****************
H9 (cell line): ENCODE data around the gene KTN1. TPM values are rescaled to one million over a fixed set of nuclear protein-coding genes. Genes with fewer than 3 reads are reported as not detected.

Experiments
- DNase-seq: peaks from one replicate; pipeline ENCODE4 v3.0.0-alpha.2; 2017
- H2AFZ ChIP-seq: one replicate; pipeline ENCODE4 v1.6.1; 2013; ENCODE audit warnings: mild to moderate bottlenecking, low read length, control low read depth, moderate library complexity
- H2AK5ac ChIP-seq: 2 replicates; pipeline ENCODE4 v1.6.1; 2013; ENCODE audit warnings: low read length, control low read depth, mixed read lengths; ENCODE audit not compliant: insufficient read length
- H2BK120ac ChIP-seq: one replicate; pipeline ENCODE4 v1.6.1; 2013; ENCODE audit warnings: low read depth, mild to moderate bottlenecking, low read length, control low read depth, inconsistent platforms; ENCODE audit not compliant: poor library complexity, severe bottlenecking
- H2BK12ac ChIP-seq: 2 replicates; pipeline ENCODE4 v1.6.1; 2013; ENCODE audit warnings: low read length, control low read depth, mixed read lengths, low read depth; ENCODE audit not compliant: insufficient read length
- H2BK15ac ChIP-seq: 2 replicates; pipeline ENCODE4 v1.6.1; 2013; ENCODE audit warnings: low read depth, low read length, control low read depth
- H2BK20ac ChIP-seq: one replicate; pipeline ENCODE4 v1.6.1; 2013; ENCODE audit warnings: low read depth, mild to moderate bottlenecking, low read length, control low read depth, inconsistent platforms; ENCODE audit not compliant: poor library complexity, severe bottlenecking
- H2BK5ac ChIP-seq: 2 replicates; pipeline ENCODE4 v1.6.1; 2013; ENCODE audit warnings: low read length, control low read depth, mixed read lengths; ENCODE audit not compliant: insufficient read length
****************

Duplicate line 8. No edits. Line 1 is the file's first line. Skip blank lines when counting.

- H2BK15ac ChIP-seq: 2 replicates; pipeline ENCODE4 v1.6.1; 2013; ENCODE audit warnings: low read depth, low read length, control low read depth